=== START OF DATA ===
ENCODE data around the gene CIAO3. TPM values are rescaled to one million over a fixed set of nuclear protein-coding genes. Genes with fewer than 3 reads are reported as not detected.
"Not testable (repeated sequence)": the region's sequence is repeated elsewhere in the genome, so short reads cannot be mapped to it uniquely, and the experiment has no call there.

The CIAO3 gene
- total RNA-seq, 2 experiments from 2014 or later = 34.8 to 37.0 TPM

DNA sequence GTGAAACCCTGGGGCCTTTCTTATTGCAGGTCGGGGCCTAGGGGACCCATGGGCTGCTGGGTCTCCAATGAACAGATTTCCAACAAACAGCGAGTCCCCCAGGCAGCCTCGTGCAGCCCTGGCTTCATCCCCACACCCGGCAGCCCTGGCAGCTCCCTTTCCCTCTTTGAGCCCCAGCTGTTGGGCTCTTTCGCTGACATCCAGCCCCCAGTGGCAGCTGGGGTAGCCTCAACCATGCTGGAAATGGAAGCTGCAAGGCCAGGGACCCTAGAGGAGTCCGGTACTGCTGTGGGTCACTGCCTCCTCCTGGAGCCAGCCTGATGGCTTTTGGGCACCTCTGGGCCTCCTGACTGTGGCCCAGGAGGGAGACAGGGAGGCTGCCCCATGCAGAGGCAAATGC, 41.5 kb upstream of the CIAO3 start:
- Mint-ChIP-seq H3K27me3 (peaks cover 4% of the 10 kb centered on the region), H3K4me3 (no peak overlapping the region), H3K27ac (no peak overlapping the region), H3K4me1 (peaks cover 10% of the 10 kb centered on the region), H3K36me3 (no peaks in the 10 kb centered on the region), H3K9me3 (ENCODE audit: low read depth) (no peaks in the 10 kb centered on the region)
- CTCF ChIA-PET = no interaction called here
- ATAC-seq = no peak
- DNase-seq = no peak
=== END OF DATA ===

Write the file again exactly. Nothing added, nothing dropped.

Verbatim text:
ENCODE data around the gene CIAO3. TPM values are rescaled to one million over a fixed set of nuclear protein-coding genes. Genes with fewer than 3 reads are reported as not detected.
"Not testable (repeated sequence)": the region's sequence is repeated elsewhere in the genome, so short reads cannot be mapped to it uniquely, and the experiment has no call there.

The CIAO3 gene
- total RNA-seq, 2 experiments from 2014 or later = 34.8 to 37.0 TPM

DNA sequence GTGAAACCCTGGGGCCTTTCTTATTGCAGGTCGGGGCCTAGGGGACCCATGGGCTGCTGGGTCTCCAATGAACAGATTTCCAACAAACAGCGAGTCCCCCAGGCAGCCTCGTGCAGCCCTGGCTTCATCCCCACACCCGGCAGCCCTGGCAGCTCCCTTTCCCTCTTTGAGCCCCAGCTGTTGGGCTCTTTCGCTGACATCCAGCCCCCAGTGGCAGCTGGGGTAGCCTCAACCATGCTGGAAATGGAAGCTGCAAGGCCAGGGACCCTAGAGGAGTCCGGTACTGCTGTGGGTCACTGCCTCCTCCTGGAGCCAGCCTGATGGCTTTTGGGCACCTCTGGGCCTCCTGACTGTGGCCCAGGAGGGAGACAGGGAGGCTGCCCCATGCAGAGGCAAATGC, 41.5 kb upstream of the CIAO3 start:
- Mint-ChIP-seq H3K27me3 (peaks cover 4% of the 10 kb centered on the region), H3K4me3 (no peak overlapping the region), H3K27ac (no peak overlapping the region), H3K4me1 (peaks cover 10% of the 10 kb centered on the region), H3K36me3 (no peaks in the 10 kb centered on the region), H3K9me3 (ENCODE audit: low read depth) (no peaks in the 10 kb centered on the region)
- CTCF ChIA-PET = no interaction called here
- ATAC-seq = no peak
- DNase-seq = no peak